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dc.contributor.advisorWash, Carlyle H.
dc.contributor.advisorPaduan, Jeffrey D.
dc.contributor.authorFoster, Michael D.
dc.dateDecember 1993
dc.date.accessioned2014-03-26T23:22:48Z
dc.date.available2014-03-26T23:22:48Z
dc.date.issued1993-12
dc.identifier.urihttps://hdl.handle.net/10945/39684
dc.description.abstractThe diurnal-period fluctuations of winds and surface currents are analyzed for September 1992 in and around Monterey Bay. Wind records are compared for three coastal stations and two mooring sites. Remotely-sensed surface current observations from two CODAR (HF radar) sites are used to explore the ocean's response to diurnal-period forcing. An average diurnal cycle is formed at each wind station and at all CODAR bins. The earliest sea breeze response is seen at the coastal wind stations where morning winds accelerate toward the coastal mountain ranges. A few hours later, the coastal winds accelerate to the southeast down the Salinas Valley. Offshore afternoon winds rotate from their normal alongshore orientation to also become aligned with the valley. The CODAR-derived surface currents respond in less than the two-hour sampling rate to the onset of the diurnal onshore winds. Currents accelerate in the direction of the Salinas Valley. As the day progresses, the more offshore currents rotate clockwise out from under the winds in a possible Ekman or inertial adjustment that continues throughout the night and spreads onshore. In the afternoon, a complicated eddy pattern develops near shore in a possible response to the coastal boundary.en_US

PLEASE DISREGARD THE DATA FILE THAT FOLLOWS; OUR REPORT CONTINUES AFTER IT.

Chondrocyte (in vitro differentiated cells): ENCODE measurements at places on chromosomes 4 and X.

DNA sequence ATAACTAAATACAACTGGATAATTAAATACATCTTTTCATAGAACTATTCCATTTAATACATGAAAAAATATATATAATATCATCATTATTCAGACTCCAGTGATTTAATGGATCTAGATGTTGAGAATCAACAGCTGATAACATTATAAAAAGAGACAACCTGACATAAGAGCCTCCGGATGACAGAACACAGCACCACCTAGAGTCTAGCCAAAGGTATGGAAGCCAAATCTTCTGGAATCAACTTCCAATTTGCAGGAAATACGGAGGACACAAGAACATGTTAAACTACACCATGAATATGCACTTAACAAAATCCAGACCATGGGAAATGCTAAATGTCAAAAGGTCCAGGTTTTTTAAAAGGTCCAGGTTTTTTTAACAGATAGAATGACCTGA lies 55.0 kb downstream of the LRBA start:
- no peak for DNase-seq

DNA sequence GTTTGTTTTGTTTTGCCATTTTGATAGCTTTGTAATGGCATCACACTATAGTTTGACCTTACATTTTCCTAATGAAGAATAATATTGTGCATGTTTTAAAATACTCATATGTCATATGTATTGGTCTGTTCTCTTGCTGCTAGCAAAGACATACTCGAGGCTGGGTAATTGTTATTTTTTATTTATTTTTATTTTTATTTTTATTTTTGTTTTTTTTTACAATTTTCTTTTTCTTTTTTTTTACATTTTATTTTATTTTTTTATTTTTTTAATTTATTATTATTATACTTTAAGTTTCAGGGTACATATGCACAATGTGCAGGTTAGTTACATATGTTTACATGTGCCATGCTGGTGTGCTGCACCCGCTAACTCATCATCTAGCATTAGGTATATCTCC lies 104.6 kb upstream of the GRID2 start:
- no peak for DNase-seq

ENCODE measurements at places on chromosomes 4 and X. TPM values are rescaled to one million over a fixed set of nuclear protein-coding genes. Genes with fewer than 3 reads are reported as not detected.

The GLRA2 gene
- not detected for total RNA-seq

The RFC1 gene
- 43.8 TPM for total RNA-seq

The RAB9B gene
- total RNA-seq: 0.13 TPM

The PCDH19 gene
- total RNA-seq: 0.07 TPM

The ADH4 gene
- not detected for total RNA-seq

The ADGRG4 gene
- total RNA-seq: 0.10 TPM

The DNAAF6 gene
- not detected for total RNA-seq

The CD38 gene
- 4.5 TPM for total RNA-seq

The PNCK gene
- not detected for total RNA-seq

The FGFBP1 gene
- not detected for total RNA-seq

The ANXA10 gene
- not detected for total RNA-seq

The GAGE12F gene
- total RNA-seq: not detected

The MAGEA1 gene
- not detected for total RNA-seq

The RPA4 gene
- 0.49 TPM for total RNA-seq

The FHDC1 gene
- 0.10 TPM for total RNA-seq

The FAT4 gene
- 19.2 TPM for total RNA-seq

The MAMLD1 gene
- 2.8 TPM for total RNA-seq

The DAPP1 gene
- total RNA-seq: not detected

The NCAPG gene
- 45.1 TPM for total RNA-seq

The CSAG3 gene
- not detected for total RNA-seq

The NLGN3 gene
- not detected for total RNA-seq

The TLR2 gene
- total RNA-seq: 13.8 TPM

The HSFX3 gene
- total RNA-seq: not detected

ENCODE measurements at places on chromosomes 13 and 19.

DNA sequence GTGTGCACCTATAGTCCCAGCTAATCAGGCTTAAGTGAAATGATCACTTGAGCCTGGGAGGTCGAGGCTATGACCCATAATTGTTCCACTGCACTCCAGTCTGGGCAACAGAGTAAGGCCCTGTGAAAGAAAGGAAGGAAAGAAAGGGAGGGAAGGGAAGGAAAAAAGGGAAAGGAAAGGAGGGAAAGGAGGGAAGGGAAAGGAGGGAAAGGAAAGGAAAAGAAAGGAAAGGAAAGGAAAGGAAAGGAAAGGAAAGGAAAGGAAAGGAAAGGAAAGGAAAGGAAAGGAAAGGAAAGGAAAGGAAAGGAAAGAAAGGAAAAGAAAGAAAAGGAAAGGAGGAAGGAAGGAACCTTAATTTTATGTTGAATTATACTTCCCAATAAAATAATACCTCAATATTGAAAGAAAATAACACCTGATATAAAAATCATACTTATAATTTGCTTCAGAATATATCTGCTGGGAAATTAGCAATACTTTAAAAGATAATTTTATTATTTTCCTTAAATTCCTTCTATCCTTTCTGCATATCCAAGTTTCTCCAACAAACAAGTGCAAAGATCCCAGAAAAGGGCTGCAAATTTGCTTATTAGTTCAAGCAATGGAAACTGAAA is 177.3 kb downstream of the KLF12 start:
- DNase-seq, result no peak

dc.description.urihttp://archive.org/details/evolutionofdiurn1094539684
dc.format.extent100 p.; 28 cm.en_US
dc.language.isoen_US
dc.publisherMonterey, California. Naval Postgraduate Schoolen_US
dc.rightsThis publication is a work of the U.S. Government as defined in Title 17, United States Code, Section 101. Copyright protection is not available for this work in the United States.en_US
dc.titleEvolution of diurnal surface winds and surface currents for Monterey Bayen_US
dc.typeThesisen_US
dc.contributor.corporateNaval Postgraduate School (U.S.)
dc.contributor.departmentMeteorology
dc.contributor.departmentOceanography
dc.subject.authorCODARen_US
dc.subject.authorDiurnal windsen_US
dc.subject.authorHF Surface Current Radaren_US
dc.subject.authorMesoscale circulationsen_US
dc.subject.authorMonterey Bay Circulationen_US
dc.subject.authorSea breezeen_US
dc.subject.authorSurface currentsen_US
dc.subject.authorTermally-induced circulationsen_US
dc.description.serviceLieutenant Commander, United States Navyen_US
etd.thesisdegree.nameM.S. in Meteorologyen_US
etd.thesisdegree.nameM.S. in Physical Oceanographyen_US
etd.thesisdegree.levelMastersen_US
etd.thesisdegree.disciplineMeteorologyen_US
etd.thesisdegree.disciplinePhysical Oceanographyen_US
etd.thesisdegree.grantorNaval Postgraduate Schoolen_US
dc.description.distributionstatementApproved for public release; distribution is unlimited.


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